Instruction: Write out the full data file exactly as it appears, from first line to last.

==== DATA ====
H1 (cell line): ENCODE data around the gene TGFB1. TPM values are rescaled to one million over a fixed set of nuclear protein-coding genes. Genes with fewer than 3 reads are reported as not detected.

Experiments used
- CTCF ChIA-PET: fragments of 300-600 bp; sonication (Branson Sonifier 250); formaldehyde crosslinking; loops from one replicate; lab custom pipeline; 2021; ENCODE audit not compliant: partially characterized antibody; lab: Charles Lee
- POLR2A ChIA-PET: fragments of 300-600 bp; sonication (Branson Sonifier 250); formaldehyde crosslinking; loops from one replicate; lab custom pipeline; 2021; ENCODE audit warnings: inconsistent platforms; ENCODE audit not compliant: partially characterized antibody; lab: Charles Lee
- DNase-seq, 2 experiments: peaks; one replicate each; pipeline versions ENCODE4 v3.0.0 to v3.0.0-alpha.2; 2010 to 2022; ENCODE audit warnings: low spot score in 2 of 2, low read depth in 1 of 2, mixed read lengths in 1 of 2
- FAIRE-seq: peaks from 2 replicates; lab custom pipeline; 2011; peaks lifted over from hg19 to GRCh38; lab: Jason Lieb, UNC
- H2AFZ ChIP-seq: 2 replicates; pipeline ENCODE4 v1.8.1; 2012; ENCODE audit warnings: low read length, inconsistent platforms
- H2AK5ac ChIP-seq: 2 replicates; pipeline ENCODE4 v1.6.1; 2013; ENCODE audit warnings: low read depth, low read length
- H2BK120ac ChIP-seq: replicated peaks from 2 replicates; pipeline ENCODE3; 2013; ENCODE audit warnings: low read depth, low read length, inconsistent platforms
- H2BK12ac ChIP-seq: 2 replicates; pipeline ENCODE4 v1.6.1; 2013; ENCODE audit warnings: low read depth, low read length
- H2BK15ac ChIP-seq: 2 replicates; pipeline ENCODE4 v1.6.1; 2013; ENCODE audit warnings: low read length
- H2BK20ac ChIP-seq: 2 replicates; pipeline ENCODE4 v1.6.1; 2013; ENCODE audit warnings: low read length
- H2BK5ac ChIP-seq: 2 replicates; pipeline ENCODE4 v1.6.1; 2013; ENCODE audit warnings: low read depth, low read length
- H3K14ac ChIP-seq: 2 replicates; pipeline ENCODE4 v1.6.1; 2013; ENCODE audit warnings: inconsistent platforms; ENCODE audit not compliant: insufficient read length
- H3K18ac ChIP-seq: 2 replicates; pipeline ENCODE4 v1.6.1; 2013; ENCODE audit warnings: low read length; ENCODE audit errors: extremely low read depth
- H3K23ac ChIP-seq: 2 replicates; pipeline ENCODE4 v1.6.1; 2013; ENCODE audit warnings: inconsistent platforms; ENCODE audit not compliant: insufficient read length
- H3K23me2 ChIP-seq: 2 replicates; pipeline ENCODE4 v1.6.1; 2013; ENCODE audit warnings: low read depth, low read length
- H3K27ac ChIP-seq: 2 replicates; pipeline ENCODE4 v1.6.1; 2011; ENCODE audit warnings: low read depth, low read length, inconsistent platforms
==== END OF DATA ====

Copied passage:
H1 (cell line): ENCODE data around the gene TGFB1. TPM values are rescaled to one million over a fixed set of nuclear protein-coding genes. Genes with fewer than 3 reads are reported as not detected.

Experiments used
- CTCF ChIA-PET: fragments of 300-600 bp; sonication (Branson Sonifier 250); formaldehyde crosslinking; loops from one replicate; lab custom pipeline; 2021; ENCODE audit not compliant: partially characterized antibody; lab: Charles Lee
- POLR2A ChIA-PET: fragments of 300-600 bp; sonication (Branson Sonifier 250); formaldehyde crosslinking; loops from one replicate; lab custom pipeline; 2021; ENCODE audit warnings: inconsistent platforms; ENCODE audit not compliant: partially characterized antibody; lab: Charles Lee
- DNase-seq, 2 experiments: peaks; one replicate each; pipeline versions ENCODE4 v3.0.0 to v3.0.0-alpha.2; 2010 to 2022; ENCODE audit warnings: low spot score in 2 of 2, low read depth in 1 of 2, mixed read lengths in 1 of 2
- FAIRE-seq: peaks from 2 replicates; lab custom pipeline; 2011; peaks lifted over from hg19 to GRCh38; lab: Jason Lieb, UNC
- H2AFZ ChIP-seq: 2 replicates; pipeline ENCODE4 v1.8.1; 2012; ENCODE audit warnings: low read length, inconsistent platforms
- H2AK5ac ChIP-seq: 2 replicates; pipeline ENCODE4 v1.6.1; 2013; ENCODE audit warnings: low read depth, low read length
- H2BK120ac ChIP-seq: replicated peaks from 2 replicates; pipeline ENCODE3; 2013; ENCODE audit warnings: low read depth, low read length, inconsistent platforms
- H2BK12ac ChIP-seq: 2 replicates; pipeline ENCODE4 v1.6.1; 2013; ENCODE audit warnings: low read depth, low read length
- H2BK15ac ChIP-seq: 2 replicates; pipeline ENCODE4 v1.6.1; 2013; ENCODE audit warnings: low read length
- H2BK20ac ChIP-seq: 2 replicates; pipeline ENCODE4 v1.6.1; 2013; ENCODE audit warnings: low read length
- H2BK5ac ChIP-seq: 2 replicates; pipeline ENCODE4 v1.6.1; 2013; ENCODE audit warnings: low read depth, low read length
- H3K14ac ChIP-seq: 2 replicates; pipeline ENCODE4 v1.6.1; 2013; ENCODE audit warnings: inconsistent platforms; ENCODE audit not compliant: insufficient read length
- H3K18ac ChIP-seq: 2 replicates; pipeline ENCODE4 v1.6.1; 2013; ENCODE audit warnings: low read length; ENCODE audit errors: extremely low read depth
- H3K23ac ChIP-seq: 2 replicates; pipeline ENCODE4 v1.6.1; 2013; ENCODE audit warnings: inconsistent platforms; ENCODE audit not compliant: insufficient read length
- H3K23me2 ChIP-seq: 2 replicates; pipeline ENCODE4 v1.6.1; 2013; ENCODE audit warnings: low read depth, low read length
- H3K27ac ChIP-seq: 2 replicates; pipeline ENCODE4 v1.6.1; 2011; ENCODE audit warnings: low read depth, low read length, inconsistent platforms